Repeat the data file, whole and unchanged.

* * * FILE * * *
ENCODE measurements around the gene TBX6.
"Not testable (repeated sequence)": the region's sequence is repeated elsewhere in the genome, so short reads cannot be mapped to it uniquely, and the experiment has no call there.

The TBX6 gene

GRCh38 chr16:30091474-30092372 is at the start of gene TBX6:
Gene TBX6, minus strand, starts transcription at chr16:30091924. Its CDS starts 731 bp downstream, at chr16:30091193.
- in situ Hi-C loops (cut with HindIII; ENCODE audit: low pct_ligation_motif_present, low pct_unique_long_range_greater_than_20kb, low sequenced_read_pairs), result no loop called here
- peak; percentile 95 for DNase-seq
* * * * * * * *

ENCODE measurements around the gene TBX6.
"Not testable (repeated sequence)": the region's sequence is repeated elsewhere in the genome, so short reads cannot be mapped to it uniquely, and the experiment has no call there.

The TBX6 gene

GRCh38 chr16:30091474-30092372 is at the start of gene TBX6:
Gene TBX6, minus strand, starts transcription at chr16:30091924. Its CDS starts 731 bp downstream, at chr16:30091193.
- in situ Hi-C loops (cut with HindIII; ENCODE audit: low pct_ligation_motif_present, low pct_unique_long_range_greater_than_20kb, low sequenced_read_pairs), result no loop called here
- peak; percentile 95 for DNase-seq